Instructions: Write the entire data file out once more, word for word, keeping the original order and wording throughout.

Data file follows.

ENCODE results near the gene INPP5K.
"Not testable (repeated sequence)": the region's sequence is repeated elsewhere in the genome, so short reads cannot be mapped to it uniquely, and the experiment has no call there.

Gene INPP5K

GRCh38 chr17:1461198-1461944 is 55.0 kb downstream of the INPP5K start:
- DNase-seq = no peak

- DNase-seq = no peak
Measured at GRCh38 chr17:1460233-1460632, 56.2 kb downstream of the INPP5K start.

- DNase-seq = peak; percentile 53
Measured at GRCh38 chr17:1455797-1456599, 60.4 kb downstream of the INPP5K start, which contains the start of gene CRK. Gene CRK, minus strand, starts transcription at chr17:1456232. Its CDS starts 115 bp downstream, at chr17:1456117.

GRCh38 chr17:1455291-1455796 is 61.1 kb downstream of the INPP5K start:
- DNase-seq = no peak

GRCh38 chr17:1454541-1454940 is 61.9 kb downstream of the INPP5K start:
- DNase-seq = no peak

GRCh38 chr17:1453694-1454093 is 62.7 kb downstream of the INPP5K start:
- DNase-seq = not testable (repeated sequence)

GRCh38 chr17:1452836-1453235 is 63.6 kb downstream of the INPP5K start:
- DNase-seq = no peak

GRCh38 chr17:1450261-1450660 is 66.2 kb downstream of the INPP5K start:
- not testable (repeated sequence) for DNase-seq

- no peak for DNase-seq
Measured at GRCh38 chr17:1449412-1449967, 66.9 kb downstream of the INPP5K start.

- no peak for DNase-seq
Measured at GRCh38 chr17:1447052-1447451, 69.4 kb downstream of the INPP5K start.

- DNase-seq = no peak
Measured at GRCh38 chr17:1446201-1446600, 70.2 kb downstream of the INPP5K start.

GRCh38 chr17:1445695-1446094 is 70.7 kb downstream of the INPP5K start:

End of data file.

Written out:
ENCODE results near the gene INPP5K.
"Not testable (repeated sequence)": the region's sequence is repeated elsewhere in the genome, so short reads cannot be mapped to it uniquely, and the experiment has no call there.

Gene INPP5K

GRCh38 chr17:1461198-1461944 is 55.0 kb downstream of the INPP5K start:
- DNase-seq = no peak

- DNase-seq = no peak
Measured at GRCh38 chr17:1460233-1460632, 56.2 kb downstream of the INPP5K start.

- DNase-seq = peak; percentile 53
Measured at GRCh38 chr17:1455797-1456599, 60.4 kb downstream of the INPP5K start, which contains the start of gene CRK. Gene CRK, minus strand, starts transcription at chr17:1456232. Its CDS starts 115 bp downstream, at chr17:1456117.

GRCh38 chr17:1455291-1455796 is 61.1 kb downstream of the INPP5K start:
- DNase-seq = no peak

GRCh38 chr17:1454541-1454940 is 61.9 kb downstream of the INPP5K start:
- DNase-seq = no peak

GRCh38 chr17:1453694-1454093 is 62.7 kb downstream of the INPP5K start:
- DNase-seq = not testable (repeated sequence)

GRCh38 chr17:1452836-1453235 is 63.6 kb downstream of the INPP5K start:
- DNase-seq = no peak

GRCh38 chr17:1450261-1450660 is 66.2 kb downstream of the INPP5K start:
- not testable (repeated sequence) for DNase-seq

- no peak for DNase-seq
Measured at GRCh38 chr17:1449412-1449967, 66.9 kb downstream of the INPP5K start.

- no peak for DNase-seq
Measured at GRCh38 chr17:1447052-1447451, 69.4 kb downstream of the INPP5K start.

- DNase-seq = no peak
Measured at GRCh38 chr17:1446201-1446600, 70.2 kb downstream of the INPP5K start.

GRCh38 chr17:1445695-1446094 is 70.7 kb downstream of the INPP5K start: